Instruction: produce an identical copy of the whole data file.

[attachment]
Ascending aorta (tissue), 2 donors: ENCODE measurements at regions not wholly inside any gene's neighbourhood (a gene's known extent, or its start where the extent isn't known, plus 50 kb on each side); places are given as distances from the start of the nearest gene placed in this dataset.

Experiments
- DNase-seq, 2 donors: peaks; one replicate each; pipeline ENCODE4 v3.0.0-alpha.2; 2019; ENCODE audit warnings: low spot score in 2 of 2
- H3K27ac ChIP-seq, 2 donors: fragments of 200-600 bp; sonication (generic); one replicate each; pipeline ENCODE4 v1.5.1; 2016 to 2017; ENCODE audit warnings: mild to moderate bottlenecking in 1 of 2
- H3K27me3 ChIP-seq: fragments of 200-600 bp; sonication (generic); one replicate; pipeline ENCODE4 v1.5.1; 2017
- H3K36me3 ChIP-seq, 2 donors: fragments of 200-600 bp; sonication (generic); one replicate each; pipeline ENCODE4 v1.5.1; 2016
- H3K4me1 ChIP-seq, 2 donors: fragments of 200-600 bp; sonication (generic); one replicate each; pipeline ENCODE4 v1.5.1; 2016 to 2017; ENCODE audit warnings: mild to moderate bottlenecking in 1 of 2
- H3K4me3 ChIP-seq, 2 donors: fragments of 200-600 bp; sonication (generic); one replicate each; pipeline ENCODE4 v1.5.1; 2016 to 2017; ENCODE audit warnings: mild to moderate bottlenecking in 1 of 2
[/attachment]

Ascending aorta (tissue), 2 donors: ENCODE measurements at regions not wholly inside any gene's neighbourhood (a gene's known extent, or its start where the extent isn't known, plus 50 kb on each side); places are given as distances from the start of the nearest gene placed in this dataset.

Experiments
- DNase-seq, 2 donors: peaks; one replicate each; pipeline ENCODE4 v3.0.0-alpha.2; 2019; ENCODE audit warnings: low spot score in 2 of 2
- H3K27ac ChIP-seq, 2 donors: fragments of 200-600 bp; sonication (generic); one replicate each; pipeline ENCODE4 v1.5.1; 2016 to 2017; ENCODE audit warnings: mild to moderate bottlenecking in 1 of 2
- H3K27me3 ChIP-seq: fragments of 200-600 bp; sonication (generic); one replicate; pipeline ENCODE4 v1.5.1; 2017
- H3K36me3 ChIP-seq, 2 donors: fragments of 200-600 bp; sonication (generic); one replicate each; pipeline ENCODE4 v1.5.1; 2016
- H3K4me1 ChIP-seq, 2 donors: fragments of 200-600 bp; sonication (generic); one replicate each; pipeline ENCODE4 v1.5.1; 2016 to 2017; ENCODE audit warnings: mild to moderate bottlenecking in 1 of 2
- H3K4me3 ChIP-seq, 2 donors: fragments of 200-600 bp; sonication (generic); one replicate each; pipeline ENCODE4 v1.5.1; 2016 to 2017; ENCODE audit warnings: mild to moderate bottlenecking in 1 of 2